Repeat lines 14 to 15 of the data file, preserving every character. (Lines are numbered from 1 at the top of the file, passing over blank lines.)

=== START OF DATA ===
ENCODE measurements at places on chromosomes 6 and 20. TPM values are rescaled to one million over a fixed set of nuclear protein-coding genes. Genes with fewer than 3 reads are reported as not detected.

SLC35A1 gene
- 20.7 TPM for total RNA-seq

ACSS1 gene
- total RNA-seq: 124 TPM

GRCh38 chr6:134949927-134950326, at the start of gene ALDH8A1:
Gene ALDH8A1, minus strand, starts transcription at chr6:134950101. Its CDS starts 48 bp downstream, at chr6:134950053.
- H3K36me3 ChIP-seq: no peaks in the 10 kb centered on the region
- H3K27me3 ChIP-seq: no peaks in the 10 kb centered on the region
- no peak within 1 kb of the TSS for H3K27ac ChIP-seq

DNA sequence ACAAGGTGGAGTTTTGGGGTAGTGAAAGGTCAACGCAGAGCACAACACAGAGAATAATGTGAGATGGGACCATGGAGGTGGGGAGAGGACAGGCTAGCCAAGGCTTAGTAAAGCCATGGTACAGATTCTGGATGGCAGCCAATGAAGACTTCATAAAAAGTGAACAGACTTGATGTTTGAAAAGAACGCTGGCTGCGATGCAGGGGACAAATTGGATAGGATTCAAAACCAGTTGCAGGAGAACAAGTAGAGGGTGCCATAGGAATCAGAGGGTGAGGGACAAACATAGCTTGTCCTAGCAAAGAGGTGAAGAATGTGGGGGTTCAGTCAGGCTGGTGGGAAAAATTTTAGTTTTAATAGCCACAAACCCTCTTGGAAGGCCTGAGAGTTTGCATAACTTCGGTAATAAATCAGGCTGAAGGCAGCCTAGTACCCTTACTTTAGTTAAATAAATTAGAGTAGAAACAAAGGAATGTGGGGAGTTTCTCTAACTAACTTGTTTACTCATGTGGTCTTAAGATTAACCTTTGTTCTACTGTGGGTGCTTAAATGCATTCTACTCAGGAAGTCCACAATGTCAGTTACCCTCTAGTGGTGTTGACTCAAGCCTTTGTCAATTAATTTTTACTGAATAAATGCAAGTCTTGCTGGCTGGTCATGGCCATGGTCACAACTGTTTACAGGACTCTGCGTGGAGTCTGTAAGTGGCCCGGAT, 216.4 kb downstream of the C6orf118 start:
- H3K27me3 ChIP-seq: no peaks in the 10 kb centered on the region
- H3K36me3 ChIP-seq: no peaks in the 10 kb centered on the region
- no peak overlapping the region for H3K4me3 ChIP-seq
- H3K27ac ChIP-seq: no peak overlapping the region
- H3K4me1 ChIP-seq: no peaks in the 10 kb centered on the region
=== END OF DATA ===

- no peak overlapping the region for H3K4me3 ChIP-seq
- H3K27ac ChIP-seq: no peak overlapping the region